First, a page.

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WILLIAM STUBBS Seventeen lectures on the study of medieval and modern history and kindred subjects


Sir John Froissart's Chronicles of England, France, Spain and the Ajoining Countries from the latter part of the reign of Edward II to the coronation of Henry IV in 12 volumes 

Chronicles of Enguerrand De Monstrelet (Sir John Froissart's Chronicles continuation) in 13 volumes 

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Seventeen lectures on the study of medieval and modern history and kindred subjects
page 381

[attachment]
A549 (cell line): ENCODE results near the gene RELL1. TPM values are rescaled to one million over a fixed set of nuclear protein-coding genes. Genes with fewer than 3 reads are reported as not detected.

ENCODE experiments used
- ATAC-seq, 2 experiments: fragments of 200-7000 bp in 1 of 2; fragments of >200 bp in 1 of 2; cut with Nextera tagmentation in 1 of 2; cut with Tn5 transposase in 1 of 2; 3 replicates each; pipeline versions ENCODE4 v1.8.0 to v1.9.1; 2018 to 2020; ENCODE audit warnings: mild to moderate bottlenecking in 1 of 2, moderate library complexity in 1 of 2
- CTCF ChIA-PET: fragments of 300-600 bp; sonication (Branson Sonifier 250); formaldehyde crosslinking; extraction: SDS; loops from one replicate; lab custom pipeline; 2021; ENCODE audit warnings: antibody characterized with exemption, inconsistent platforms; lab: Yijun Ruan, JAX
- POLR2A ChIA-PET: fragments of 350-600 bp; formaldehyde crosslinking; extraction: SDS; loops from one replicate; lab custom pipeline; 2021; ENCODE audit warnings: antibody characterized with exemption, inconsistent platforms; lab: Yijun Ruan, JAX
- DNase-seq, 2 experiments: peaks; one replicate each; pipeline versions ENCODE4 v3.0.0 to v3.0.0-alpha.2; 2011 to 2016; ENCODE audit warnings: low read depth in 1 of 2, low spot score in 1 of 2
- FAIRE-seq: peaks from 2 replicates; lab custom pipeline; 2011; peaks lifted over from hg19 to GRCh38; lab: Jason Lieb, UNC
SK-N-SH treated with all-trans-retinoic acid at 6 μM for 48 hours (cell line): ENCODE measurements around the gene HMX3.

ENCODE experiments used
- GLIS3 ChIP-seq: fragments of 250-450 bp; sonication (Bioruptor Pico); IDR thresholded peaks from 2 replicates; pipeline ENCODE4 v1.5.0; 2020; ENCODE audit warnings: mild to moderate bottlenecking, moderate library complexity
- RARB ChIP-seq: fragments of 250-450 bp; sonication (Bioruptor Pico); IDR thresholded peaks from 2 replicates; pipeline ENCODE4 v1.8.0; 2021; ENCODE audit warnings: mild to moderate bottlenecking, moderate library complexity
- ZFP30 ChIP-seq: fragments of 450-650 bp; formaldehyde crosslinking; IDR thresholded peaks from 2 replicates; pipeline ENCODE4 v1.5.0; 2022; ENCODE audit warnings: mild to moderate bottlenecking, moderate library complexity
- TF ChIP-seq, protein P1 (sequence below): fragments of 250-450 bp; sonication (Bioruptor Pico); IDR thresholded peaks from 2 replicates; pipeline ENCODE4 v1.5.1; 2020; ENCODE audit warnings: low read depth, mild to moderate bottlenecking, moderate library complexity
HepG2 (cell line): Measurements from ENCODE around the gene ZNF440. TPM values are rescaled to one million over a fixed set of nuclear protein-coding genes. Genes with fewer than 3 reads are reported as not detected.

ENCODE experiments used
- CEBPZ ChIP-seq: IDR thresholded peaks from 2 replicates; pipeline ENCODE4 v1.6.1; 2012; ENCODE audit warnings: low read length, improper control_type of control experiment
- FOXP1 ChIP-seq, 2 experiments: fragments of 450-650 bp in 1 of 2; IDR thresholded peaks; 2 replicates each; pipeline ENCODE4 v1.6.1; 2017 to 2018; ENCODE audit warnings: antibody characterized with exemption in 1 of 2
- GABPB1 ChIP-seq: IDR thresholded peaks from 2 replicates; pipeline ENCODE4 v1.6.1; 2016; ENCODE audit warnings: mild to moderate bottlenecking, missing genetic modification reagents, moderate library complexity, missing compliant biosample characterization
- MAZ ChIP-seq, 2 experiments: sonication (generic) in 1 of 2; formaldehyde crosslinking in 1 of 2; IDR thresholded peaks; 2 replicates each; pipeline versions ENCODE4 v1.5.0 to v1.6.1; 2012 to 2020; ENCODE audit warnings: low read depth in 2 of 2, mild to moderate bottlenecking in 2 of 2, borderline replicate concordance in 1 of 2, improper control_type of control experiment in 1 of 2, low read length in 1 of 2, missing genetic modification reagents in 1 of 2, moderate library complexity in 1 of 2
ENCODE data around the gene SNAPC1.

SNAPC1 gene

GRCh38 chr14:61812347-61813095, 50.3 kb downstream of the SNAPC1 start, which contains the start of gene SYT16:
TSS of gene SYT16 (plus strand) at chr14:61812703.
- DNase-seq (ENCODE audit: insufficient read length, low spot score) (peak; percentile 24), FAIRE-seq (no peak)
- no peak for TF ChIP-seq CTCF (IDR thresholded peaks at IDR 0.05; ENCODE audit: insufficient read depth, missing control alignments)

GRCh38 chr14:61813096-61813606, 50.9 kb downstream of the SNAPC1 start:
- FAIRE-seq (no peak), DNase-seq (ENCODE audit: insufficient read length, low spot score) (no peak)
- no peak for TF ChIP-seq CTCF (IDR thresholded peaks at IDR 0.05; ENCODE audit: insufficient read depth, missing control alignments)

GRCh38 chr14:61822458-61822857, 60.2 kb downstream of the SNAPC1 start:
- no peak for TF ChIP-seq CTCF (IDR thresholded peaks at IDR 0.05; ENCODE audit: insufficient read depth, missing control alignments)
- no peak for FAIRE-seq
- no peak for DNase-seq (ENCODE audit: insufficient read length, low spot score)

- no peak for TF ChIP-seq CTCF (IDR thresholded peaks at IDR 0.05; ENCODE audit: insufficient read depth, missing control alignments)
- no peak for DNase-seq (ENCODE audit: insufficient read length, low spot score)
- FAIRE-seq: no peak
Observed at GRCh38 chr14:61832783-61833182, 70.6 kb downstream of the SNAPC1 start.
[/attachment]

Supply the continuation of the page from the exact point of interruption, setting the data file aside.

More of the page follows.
XIV.] JAMES I AND THE PURITANS. 375 expel Mr. Sheppard, M.P. for Shaftesbury, for explaining that ' dies Sabbati ' meant not the Sabaoth as they called it, but Saturday, and suggesting that as David danced before the ark, the legality of dancing was a question on which the bishops might decide before it was altogether forbidden, —such a House of Commons was not likely to impress men like Hooker or Andrewes with respect, 01* King James either. It is clear I think that, if the Puritan party had been well represented at the Hampton Court Conference, James would have seen justice done to them ; but he saw their intolerance and their frivolity, and the balance remained unredressed. One of their minor complaints, against the issuing of ecclesiastical sentences by lay chancellors, touches directly on our subject : their idea was to give all the disciplinary power to the clergy, but to their own clergy: the prelates of the time chose to maintain the status quo which left the power where it was. On this point the civilians were peremptory. Some of the prelates, either wishful to promote their sons or willing to lodge Church discipline in clerical hands, appointed clergymen to be chancellors. The doctors took umbrage at this, petitioned King Charles I in 1625, and obtained from him an order to remove the intruding officials and to substitute qualified civilians. Another interesting point arises at James's accession. In the hurry of his first parliament the Act of Mary which repealed the ι Edw. VI. c. 2, by which the conge d'eslire and the independent jurisdiction of the bishops were abolished, was itself repealed ; and the lawyers, or some of them, held that the Edwardian law was revived, that the whole episcopate was intrusive, and the whole of the Church courts illegal. This was long in controversy, and it was only in 1637 that the judges finally resolved that the law of Edward, as contravening a law of Henry VIII which had been formally re-enacted, was not revived by the repeal of the

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